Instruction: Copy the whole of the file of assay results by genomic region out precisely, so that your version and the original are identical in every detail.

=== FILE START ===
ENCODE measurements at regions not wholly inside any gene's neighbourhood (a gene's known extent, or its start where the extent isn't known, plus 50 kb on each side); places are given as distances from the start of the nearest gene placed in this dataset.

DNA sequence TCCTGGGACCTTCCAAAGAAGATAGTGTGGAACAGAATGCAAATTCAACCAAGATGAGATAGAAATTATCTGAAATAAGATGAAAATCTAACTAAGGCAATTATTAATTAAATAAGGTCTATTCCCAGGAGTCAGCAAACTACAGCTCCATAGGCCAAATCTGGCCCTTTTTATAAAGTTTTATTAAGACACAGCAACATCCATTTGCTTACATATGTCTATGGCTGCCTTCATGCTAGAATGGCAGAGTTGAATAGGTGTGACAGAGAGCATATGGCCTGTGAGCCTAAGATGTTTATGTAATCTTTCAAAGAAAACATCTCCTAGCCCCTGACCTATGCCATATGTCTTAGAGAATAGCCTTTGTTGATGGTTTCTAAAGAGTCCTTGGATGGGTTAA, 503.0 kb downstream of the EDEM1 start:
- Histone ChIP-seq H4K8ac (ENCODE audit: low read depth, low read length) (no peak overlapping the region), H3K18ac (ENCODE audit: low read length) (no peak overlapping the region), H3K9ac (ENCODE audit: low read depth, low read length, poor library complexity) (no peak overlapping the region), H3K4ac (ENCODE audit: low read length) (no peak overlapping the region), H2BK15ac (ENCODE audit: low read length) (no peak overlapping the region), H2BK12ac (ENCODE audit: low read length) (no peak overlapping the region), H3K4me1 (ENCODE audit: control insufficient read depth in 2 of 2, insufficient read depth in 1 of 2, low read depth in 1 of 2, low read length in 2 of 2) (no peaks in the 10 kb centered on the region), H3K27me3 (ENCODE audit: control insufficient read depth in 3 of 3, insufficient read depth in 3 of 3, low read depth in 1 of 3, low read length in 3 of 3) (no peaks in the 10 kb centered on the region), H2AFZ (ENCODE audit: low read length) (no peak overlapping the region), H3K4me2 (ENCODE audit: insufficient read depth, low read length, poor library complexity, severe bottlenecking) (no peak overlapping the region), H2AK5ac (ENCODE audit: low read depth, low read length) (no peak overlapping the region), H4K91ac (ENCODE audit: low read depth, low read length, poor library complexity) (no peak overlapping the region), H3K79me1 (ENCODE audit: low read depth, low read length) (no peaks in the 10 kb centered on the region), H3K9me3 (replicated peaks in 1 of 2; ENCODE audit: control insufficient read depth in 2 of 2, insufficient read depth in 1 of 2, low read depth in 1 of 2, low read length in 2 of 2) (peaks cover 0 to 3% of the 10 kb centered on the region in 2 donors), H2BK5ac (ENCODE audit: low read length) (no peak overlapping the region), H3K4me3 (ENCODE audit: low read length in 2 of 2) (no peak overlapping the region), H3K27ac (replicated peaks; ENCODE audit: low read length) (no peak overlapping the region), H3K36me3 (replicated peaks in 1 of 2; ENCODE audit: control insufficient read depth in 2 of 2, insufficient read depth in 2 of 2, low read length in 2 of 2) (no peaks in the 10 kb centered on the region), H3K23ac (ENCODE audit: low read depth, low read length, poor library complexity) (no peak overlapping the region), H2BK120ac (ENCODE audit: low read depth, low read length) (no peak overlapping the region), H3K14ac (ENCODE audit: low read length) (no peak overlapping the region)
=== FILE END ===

ENCODE measurements at regions not wholly inside any gene's neighbourhood (a gene's known extent, or its start where the extent isn't known, plus 50 kb on each side); places are given as distances from the start of the nearest gene placed in this dataset.

DNA sequence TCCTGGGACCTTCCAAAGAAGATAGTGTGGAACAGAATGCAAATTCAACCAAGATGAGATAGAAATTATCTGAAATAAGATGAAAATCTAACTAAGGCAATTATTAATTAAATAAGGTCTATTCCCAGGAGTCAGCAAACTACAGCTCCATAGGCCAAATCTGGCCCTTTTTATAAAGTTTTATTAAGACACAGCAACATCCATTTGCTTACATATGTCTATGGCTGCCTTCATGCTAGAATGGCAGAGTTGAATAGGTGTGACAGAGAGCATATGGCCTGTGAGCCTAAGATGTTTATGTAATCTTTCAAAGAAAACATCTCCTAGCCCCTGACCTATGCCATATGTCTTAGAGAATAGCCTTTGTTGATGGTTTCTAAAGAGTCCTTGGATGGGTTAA, 503.0 kb downstream of the EDEM1 start:
- Histone ChIP-seq H4K8ac (ENCODE audit: low read depth, low read length) (no peak overlapping the region), H3K18ac (ENCODE audit: low read length) (no peak overlapping the region), H3K9ac (ENCODE audit: low read depth, low read length, poor library complexity) (no peak overlapping the region), H3K4ac (ENCODE audit: low read length) (no peak overlapping the region), H2BK15ac (ENCODE audit: low read length) (no peak overlapping the region), H2BK12ac (ENCODE audit: low read length) (no peak overlapping the region), H3K4me1 (ENCODE audit: control insufficient read depth in 2 of 2, insufficient read depth in 1 of 2, low read depth in 1 of 2, low read length in 2 of 2) (no peaks in the 10 kb centered on the region), H3K27me3 (ENCODE audit: control insufficient read depth in 3 of 3, insufficient read depth in 3 of 3, low read depth in 1 of 3, low read length in 3 of 3) (no peaks in the 10 kb centered on the region), H2AFZ (ENCODE audit: low read length) (no peak overlapping the region), H3K4me2 (ENCODE audit: insufficient read depth, low read length, poor library complexity, severe bottlenecking) (no peak overlapping the region), H2AK5ac (ENCODE audit: low read depth, low read length) (no peak overlapping the region), H4K91ac (ENCODE audit: low read depth, low read length, poor library complexity) (no peak overlapping the region), H3K79me1 (ENCODE audit: low read depth, low read length) (no peaks in the 10 kb centered on the region), H3K9me3 (replicated peaks in 1 of 2; ENCODE audit: control insufficient read depth in 2 of 2, insufficient read depth in 1 of 2, low read depth in 1 of 2, low read length in 2 of 2) (peaks cover 0 to 3% of the 10 kb centered on the region in 2 donors), H2BK5ac (ENCODE audit: low read length) (no peak overlapping the region), H3K4me3 (ENCODE audit: low read length in 2 of 2) (no peak overlapping the region), H3K27ac (replicated peaks; ENCODE audit: low read length) (no peak overlapping the region), H3K36me3 (replicated peaks in 1 of 2; ENCODE audit: control insufficient read depth in 2 of 2, insufficient read depth in 2 of 2, low read length in 2 of 2) (no peaks in the 10 kb centered on the region), H3K23ac (ENCODE audit: low read depth, low read length, poor library complexity) (no peak overlapping the region), H2BK120ac (ENCODE audit: low read depth, low read length) (no peak overlapping the region), H3K14ac (ENCODE audit: low read length) (no peak overlapping the region)